By Mike Simmons - Kelowna Capital News
Published: December 03, 2009 2:00 PM
Updated: December 03, 2009 3:01 PM
The second degree murder trial of West Kelowna resident Cameron Simpson continued today with the cross-examination of RCMP Cpl. Gerard Guiltenane.
Guiltenane was watch commander at the West Kelowna detachment on Nov. 3, 2007.
Guiltenane said a 911 call came in at 10:44 p.m. He noted the dispatcher was monitoring an ambulance call that appeared to be a serious stabbing.
Guiltenane said it was noted a male subject would be walking out to meet officers, and advised he would place a knife on a pickup truck there.
When he arrived on the scene at 1520 Stevens Rd., Guiltenane noted another officer had a man in custody in his car.
Guiltenane said he walked down the driveway and saw a truck with what looked like welding equipment on the back.
Guiltenane said as he walked further down the driveway, he saw a white van. He added that he saw two auxiliary constables lift a man off the ground and carry him away from the van, placing him down on his back.
Guiltenane said the constables started chest compressions and artificial respiration.
He noted that another officer was standing with a woman on the steps of the house, and she appeared to be distraught. Guiltenane said there appeared to be blood on the woman's shirt.
Guiltenane said he decided to secure the residence. He saw the front door of the house open and a light on in the front hall.
He said he inspected various rooms in the house and nobody else was inside. Guiltenane noted the first pair of paramedics arrived on the scene at 11:53 p.m.
He said he stood over the body and observed a gaping wound one inch long in the upper left quadrant of the body.
Guiltenane said a conversation occurred between one paramedic and a doctor at Kelowna General Hospital. He noted the doctor told the paramedic to cease treatment, a procedure followed when the person they are treating is no longer alive.
Guiltenane added that he was cautious in securing the house as he did not want to walk through blood and contaminate the scene.
He noted he informed the officer who had a male suspect in custody that the investigation had gone from a stabbing to a possible homicide, and to warn the suspect of that fact.
The third witness, auxiliary constable Greg Barnard, said he received the call of a stabbing and arrived on the scene, an industrial park area with a single residence.
Barnard said he saw an officer talking with a man, and heard a female voice along the driveway saying "He's dead, I think he's dead."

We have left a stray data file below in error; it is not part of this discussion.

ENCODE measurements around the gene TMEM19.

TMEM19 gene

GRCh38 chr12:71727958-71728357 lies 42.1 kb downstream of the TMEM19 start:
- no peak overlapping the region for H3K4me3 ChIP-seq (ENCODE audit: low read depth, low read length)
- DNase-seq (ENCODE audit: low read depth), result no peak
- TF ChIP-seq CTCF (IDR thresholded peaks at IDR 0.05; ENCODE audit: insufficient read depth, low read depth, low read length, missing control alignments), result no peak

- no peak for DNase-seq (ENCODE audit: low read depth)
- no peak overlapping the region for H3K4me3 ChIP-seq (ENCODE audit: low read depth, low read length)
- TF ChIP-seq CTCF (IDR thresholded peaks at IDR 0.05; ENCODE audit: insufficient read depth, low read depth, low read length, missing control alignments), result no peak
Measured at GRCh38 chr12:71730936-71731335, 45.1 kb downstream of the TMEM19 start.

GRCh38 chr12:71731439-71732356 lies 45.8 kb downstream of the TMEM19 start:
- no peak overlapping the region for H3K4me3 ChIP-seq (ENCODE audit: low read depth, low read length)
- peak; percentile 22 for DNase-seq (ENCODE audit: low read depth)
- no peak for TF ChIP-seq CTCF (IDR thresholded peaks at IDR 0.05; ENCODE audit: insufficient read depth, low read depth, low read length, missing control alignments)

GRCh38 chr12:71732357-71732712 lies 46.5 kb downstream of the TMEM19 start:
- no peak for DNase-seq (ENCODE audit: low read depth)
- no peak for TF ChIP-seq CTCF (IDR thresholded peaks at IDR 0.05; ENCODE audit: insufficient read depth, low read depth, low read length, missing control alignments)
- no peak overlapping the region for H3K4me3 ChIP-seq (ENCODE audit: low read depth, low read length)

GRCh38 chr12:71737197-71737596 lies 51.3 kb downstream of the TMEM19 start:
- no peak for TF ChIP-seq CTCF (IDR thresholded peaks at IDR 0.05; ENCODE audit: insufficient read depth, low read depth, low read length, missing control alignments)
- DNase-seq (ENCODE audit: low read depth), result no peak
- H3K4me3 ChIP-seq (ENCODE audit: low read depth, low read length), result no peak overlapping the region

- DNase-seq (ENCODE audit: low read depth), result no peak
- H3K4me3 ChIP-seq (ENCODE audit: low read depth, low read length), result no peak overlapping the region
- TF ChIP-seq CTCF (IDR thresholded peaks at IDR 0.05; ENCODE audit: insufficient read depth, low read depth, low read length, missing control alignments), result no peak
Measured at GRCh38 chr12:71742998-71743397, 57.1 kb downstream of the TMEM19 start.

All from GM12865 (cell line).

Barnard said he has first responder and other medical training. He noted that walking along the long driveway, he saw a woman kneeling next to a man beside a van. Barnard said the man was shirtless, wearing pajama pants and lying on his back.
He noted he donned surgical gloves and approached the victim to assist.
He pointed out the man was lying partially underneath the van, and moved him for the security of himself and others while performing first aid.
Barnard noted he required a flat surface to perform CPR on the victim.
Barnard observed an obvious entrance wound in the upper left pectoral muscle of the victim.
He said no pulse was forthcoming from the man's carotid or radial arteries, and he was not breathing.
Barnard said he was joined by another auxiliary constable and continued to do CPR. He added that the scene was considered clear after about eight minutes and paramedics from the B.C. Ambulance Service were allowed to come in.
Barnard said he assisted the first pair of paramedics until a second unit with advanced life support equipment arrived from Rutland.
He noted that once an attempt to revive the man using a defibrillator unit was unsuccessful, the paramedics called the on-call doctor at Kelowna General Hospital who made the decision to pronounce time of death.
Barnard added that due to significant blood loss, he saw no sign of life from the victim while he was present.
He noted that Guiltenane informed him the man had hepatitis C.
Both Barnard and the second auxiliary constable were examined at KGH as a precaution.
Defense lawyer Grant Gray asked Barnard how close he got to the officer who took the subject into custody.
Barnard noted he came no closer than 30 metres, and only heard the officer say, "Show me your hands."
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